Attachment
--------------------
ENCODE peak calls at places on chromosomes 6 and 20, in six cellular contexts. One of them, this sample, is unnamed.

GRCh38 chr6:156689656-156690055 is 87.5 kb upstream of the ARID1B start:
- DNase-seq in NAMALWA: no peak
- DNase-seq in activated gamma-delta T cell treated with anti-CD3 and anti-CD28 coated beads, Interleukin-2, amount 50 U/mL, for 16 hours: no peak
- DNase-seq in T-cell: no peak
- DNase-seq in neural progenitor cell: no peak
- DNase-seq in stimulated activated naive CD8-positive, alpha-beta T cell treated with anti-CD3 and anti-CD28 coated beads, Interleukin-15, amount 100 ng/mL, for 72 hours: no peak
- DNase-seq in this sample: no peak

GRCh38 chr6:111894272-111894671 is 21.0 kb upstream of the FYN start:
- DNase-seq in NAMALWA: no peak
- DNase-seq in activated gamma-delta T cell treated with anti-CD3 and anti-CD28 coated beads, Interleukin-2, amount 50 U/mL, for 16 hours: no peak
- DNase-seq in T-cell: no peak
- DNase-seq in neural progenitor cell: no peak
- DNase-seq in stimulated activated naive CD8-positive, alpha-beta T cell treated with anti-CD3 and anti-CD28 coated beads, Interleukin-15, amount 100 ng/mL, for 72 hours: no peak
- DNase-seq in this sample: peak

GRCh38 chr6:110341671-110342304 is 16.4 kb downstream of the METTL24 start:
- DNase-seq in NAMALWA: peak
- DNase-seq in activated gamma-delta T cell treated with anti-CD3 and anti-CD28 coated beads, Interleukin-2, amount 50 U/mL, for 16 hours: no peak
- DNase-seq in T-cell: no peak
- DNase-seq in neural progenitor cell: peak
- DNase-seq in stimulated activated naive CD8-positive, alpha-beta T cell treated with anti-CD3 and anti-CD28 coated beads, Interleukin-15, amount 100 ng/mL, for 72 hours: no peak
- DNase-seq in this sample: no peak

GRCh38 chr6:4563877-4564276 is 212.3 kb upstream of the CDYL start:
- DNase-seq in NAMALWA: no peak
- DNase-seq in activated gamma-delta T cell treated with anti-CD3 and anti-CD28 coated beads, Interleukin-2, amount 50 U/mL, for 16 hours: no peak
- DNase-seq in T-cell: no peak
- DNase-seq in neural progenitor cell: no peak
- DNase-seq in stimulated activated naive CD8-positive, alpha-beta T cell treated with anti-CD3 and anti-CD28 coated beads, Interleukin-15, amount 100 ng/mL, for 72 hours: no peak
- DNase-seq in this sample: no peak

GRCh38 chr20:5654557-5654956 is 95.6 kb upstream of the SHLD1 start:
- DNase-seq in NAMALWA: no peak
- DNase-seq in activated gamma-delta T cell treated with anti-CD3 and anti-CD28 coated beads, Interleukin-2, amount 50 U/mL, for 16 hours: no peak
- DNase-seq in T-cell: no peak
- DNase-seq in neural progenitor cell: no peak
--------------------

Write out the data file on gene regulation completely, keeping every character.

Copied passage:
ENCODE peak calls at places on chromosomes 6 and 20, in six cellular contexts. One of them, this sample, is unnamed.

GRCh38 chr6:156689656-156690055 is 87.5 kb upstream of the ARID1B start:
- DNase-seq in NAMALWA: no peak
- DNase-seq in activated gamma-delta T cell treated with anti-CD3 and anti-CD28 coated beads, Interleukin-2, amount 50 U/mL, for 16 hours: no peak
- DNase-seq in T-cell: no peak
- DNase-seq in neural progenitor cell: no peak
- DNase-seq in stimulated activated naive CD8-positive, alpha-beta T cell treated with anti-CD3 and anti-CD28 coated beads, Interleukin-15, amount 100 ng/mL, for 72 hours: no peak
- DNase-seq in this sample: no peak

GRCh38 chr6:111894272-111894671 is 21.0 kb upstream of the FYN start:
- DNase-seq in NAMALWA: no peak
- DNase-seq in activated gamma-delta T cell treated with anti-CD3 and anti-CD28 coated beads, Interleukin-2, amount 50 U/mL, for 16 hours: no peak
- DNase-seq in T-cell: no peak
- DNase-seq in neural progenitor cell: no peak
- DNase-seq in stimulated activated naive CD8-positive, alpha-beta T cell treated with anti-CD3 and anti-CD28 coated beads, Interleukin-15, amount 100 ng/mL, for 72 hours: no peak
- DNase-seq in this sample: peak

GRCh38 chr6:110341671-110342304 is 16.4 kb downstream of the METTL24 start:
- DNase-seq in NAMALWA: peak
- DNase-seq in activated gamma-delta T cell treated with anti-CD3 and anti-CD28 coated beads, Interleukin-2, amount 50 U/mL, for 16 hours: no peak
- DNase-seq in T-cell: no peak
- DNase-seq in neural progenitor cell: peak
- DNase-seq in stimulated activated naive CD8-positive, alpha-beta T cell treated with anti-CD3 and anti-CD28 coated beads, Interleukin-15, amount 100 ng/mL, for 72 hours: no peak
- DNase-seq in this sample: no peak

GRCh38 chr6:4563877-4564276 is 212.3 kb upstream of the CDYL start:
- DNase-seq in NAMALWA: no peak
- DNase-seq in activated gamma-delta T cell treated with anti-CD3 and anti-CD28 coated beads, Interleukin-2, amount 50 U/mL, for 16 hours: no peak
- DNase-seq in T-cell: no peak
- DNase-seq in neural progenitor cell: no peak
- DNase-seq in stimulated activated naive CD8-positive, alpha-beta T cell treated with anti-CD3 and anti-CD28 coated beads, Interleukin-15, amount 100 ng/mL, for 72 hours: no peak
- DNase-seq in this sample: no peak

GRCh38 chr20:5654557-5654956 is 95.6 kb upstream of the SHLD1 start:
- DNase-seq in NAMALWA: no peak
- DNase-seq in activated gamma-delta T cell treated with anti-CD3 and anti-CD28 coated beads, Interleukin-2, amount 50 U/mL, for 16 hours: no peak
- DNase-seq in T-cell: no peak
- DNase-seq in neural progenitor cell: no peak